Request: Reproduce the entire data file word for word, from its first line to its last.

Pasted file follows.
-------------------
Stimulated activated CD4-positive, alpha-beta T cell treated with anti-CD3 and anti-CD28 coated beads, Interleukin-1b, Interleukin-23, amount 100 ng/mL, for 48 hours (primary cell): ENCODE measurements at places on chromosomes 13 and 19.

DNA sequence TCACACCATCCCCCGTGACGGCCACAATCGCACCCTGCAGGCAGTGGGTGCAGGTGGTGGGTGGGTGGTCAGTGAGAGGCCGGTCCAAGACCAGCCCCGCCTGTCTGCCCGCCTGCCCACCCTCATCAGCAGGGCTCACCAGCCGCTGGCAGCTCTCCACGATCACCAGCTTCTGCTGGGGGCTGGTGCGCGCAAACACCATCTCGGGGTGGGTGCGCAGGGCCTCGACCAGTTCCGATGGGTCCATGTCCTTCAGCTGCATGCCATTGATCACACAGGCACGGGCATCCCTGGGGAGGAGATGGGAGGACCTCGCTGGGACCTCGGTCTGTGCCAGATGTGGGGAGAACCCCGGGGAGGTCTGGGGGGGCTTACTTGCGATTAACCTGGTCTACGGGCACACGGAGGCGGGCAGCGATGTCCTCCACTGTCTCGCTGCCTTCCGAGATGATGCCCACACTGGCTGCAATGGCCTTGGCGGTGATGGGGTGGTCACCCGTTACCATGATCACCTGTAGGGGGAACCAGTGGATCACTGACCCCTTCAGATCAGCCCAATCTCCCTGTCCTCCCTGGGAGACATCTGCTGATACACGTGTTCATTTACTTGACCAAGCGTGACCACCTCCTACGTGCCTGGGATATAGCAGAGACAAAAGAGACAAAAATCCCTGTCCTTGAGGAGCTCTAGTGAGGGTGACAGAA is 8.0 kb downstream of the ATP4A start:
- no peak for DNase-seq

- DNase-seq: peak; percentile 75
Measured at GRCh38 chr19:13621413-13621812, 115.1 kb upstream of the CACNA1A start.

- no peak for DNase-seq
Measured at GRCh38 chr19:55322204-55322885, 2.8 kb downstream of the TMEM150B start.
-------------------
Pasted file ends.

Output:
Stimulated activated CD4-positive, alpha-beta T cell treated with anti-CD3 and anti-CD28 coated beads, Interleukin-1b, Interleukin-23, amount 100 ng/mL, for 48 hours (primary cell): ENCODE measurements at places on chromosomes 13 and 19.

DNA sequence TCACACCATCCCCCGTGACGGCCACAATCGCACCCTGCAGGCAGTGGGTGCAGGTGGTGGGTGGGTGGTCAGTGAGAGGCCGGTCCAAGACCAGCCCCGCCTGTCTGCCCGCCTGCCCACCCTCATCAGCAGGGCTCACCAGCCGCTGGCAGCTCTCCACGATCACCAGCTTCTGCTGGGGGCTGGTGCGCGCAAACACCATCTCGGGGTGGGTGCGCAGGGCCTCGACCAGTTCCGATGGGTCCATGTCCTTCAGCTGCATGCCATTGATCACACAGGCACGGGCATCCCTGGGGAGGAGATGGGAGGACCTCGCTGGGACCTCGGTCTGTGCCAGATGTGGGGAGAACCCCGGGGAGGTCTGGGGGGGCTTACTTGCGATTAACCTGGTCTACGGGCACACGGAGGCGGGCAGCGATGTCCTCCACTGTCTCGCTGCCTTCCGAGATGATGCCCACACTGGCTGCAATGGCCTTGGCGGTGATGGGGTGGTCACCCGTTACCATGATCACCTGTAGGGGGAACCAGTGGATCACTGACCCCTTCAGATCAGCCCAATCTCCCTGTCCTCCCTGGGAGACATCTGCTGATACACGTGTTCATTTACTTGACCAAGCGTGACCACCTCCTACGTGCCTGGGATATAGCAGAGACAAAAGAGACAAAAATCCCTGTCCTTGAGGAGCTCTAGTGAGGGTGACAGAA is 8.0 kb downstream of the ATP4A start:
- no peak for DNase-seq

- DNase-seq: peak; percentile 75
Measured at GRCh38 chr19:13621413-13621812, 115.1 kb upstream of the CACNA1A start.

- no peak for DNase-seq
Measured at GRCh38 chr19:55322204-55322885, 2.8 kb downstream of the TMEM150B start.